During the Cold War, the tireless and tiresome Soviet propaganda machine constantly flung the epithet "revanchist" at West Germany, while everyone else knew that the country had turned deeply anti-militarist or, as the former American Ambassador to Berlin once put it to me, "Germany is out of the danger business."
Now, as America and the West are only gradually becoming aware, we have before us a revanchist power in the 21st Century. It is Russia.
In an op-ed in the New York Times on July 20, Timothy Garton Ash recalled attending a round table in St. Petersburg in 1994, when a little-known Vladimir Putin stated that Russia had voluntarily given up "huge territories" to the former Soviet republics, including areas "which historically have always belonged to Russia." Putin added that Russia could not simply abandon to their fate those "25 million Russians" who now lived abroad.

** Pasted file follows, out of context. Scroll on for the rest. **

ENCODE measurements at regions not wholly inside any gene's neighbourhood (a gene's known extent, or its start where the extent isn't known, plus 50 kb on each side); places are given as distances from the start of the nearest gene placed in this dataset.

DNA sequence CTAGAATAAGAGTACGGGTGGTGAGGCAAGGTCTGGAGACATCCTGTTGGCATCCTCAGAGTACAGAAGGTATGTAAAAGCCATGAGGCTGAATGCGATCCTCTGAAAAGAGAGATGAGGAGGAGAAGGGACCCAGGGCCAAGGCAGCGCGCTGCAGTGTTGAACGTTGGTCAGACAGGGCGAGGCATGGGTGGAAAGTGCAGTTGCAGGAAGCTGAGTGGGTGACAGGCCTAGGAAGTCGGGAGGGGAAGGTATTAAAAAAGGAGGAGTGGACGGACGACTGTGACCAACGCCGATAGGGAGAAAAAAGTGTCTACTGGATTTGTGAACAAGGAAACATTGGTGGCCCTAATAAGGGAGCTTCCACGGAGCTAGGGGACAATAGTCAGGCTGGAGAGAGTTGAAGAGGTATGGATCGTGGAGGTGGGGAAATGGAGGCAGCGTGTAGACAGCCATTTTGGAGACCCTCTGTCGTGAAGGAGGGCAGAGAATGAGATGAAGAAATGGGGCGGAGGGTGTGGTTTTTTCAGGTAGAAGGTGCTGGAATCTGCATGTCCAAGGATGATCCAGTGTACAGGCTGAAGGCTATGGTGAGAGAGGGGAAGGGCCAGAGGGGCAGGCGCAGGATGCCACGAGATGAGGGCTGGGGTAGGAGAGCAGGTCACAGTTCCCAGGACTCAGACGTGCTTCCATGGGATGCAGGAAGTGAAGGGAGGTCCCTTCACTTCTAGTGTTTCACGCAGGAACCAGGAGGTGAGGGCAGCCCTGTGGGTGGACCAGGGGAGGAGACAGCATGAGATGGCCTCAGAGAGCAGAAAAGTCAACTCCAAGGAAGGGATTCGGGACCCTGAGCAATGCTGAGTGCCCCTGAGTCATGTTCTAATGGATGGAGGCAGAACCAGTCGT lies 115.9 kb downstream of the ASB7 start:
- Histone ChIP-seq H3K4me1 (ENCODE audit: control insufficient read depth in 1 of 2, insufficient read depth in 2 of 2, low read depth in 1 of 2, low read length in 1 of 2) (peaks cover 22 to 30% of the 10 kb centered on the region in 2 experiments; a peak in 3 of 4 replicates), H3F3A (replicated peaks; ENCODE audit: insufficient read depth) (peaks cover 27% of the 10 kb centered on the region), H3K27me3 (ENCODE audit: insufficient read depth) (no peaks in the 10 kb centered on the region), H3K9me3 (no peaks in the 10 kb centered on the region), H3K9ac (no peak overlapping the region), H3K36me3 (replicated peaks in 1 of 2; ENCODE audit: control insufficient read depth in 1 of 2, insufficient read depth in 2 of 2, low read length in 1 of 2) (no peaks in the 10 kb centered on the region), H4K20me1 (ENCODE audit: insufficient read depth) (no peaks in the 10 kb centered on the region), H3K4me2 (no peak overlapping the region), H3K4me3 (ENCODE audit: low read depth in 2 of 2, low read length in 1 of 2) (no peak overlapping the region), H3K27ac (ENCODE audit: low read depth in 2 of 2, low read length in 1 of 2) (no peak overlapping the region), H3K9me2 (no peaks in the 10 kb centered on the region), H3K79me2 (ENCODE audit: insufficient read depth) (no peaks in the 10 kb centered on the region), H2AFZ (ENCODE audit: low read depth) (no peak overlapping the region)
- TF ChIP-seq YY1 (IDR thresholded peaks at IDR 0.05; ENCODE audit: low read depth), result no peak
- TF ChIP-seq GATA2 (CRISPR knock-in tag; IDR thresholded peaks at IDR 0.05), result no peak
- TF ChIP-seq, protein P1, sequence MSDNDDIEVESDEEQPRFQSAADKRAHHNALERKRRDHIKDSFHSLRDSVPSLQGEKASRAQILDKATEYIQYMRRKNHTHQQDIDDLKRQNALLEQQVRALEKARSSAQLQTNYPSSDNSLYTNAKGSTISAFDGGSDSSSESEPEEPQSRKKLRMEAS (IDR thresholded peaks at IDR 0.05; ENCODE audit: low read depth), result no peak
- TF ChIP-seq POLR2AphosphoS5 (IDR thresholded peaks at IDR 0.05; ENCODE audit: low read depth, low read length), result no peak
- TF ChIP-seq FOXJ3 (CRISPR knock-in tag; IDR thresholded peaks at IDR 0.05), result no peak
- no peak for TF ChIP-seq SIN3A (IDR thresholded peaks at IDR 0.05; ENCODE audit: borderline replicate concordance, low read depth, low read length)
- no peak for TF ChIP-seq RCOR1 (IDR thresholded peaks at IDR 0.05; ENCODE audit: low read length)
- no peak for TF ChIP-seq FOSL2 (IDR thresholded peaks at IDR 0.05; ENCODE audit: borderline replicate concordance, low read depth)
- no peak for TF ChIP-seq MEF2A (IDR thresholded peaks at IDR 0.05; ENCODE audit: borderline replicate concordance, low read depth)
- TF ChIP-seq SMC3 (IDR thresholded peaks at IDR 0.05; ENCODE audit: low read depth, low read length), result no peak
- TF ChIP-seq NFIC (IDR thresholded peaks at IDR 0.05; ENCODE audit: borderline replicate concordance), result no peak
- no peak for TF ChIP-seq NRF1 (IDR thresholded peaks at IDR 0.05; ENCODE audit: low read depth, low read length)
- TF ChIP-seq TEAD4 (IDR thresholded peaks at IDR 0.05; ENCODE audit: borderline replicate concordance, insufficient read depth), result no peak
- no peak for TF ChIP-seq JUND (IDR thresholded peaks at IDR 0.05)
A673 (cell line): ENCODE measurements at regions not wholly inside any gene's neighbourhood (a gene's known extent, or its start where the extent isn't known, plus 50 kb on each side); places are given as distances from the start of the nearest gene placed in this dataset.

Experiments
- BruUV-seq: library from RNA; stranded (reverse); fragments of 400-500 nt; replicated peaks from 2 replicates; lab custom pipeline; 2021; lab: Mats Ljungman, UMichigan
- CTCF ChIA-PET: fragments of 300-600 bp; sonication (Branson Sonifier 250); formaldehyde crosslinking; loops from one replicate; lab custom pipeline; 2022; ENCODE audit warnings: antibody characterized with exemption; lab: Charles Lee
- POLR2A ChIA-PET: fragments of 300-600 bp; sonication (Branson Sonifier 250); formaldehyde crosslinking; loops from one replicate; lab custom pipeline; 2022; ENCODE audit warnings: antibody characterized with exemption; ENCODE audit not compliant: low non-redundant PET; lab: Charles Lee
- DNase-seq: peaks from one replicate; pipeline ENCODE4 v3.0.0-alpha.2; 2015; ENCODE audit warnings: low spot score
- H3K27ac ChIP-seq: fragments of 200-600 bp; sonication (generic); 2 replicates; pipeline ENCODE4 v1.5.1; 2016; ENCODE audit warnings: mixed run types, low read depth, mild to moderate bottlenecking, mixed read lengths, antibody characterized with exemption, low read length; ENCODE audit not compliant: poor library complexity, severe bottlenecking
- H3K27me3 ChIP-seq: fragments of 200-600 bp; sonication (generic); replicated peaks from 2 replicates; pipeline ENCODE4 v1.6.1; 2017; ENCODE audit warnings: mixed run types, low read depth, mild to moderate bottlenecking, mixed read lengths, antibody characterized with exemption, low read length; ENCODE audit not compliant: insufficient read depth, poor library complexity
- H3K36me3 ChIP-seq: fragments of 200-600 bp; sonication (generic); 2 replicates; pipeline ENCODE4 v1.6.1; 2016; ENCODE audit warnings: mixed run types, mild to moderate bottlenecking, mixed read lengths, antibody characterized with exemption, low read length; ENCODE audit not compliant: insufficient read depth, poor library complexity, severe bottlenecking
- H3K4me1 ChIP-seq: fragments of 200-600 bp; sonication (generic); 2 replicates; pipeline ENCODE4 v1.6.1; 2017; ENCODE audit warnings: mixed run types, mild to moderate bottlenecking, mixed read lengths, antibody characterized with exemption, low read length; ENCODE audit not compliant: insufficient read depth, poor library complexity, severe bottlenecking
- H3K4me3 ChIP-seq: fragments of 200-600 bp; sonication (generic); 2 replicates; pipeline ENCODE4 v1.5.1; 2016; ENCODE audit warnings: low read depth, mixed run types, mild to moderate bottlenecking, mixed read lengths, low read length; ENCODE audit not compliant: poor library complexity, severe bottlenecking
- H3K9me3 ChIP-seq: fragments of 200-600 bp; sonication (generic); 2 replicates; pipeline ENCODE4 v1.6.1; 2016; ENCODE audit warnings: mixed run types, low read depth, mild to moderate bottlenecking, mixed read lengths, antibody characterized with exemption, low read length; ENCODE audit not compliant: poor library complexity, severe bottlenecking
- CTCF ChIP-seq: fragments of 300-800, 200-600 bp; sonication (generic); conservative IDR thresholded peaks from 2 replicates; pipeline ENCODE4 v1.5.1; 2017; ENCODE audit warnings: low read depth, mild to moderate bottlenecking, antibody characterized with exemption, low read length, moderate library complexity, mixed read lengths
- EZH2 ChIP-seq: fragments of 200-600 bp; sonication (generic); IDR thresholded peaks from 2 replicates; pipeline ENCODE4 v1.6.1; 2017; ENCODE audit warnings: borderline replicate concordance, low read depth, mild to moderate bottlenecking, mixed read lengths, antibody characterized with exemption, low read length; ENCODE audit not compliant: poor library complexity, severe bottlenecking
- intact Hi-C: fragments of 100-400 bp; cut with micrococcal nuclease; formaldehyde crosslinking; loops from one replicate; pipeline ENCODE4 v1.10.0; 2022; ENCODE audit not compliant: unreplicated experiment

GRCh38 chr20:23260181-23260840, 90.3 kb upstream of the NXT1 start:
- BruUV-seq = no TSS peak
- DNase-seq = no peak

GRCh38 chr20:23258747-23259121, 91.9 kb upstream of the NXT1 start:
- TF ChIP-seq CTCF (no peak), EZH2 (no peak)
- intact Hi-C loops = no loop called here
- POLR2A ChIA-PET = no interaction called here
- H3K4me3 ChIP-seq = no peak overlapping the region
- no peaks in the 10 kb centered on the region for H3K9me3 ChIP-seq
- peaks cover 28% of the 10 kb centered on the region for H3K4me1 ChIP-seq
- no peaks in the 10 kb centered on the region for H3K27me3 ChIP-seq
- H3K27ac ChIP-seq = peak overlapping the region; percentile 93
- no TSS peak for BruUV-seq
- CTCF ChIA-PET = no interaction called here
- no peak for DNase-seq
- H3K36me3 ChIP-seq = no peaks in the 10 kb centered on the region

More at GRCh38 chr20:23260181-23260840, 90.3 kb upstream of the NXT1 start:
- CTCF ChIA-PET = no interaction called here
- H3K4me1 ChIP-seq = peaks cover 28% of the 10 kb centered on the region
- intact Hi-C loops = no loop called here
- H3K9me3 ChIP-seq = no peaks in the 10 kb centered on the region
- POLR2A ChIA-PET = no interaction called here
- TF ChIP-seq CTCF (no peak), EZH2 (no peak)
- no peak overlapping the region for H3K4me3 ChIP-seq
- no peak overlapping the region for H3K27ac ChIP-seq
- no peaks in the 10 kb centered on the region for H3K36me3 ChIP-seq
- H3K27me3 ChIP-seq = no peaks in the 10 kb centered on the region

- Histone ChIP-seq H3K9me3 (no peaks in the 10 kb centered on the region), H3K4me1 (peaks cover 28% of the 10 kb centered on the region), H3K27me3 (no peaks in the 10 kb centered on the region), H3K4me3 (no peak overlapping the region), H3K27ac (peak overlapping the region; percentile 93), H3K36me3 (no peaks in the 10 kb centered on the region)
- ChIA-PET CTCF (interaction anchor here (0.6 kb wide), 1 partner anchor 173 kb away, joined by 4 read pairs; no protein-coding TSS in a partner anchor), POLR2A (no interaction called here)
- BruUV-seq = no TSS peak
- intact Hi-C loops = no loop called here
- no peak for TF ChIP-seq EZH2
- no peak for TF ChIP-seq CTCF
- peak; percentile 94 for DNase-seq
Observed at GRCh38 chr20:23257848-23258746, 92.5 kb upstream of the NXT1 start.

After its triumph in World War II, at a tremendous human cost that demonstrated the extraordinary Russian capacity to endure suffering, the Soviet Union overreached itself and lost the Cold War. George H. W. Bush tried to mitigate the pain, but pain it was for Russia; however, the West seemed not to be fully aware of it.
The skyrocketing popularity of Putin in Russia after his illegal annexation of Crimea and his tactic of "hybrid war" (which we in the U.S. would call covert action), is a measure of just how wronged the Russian people feel about how the post-Cold War world has turned out, and just how much the spirit of revenge has taken hold in the Russian soul.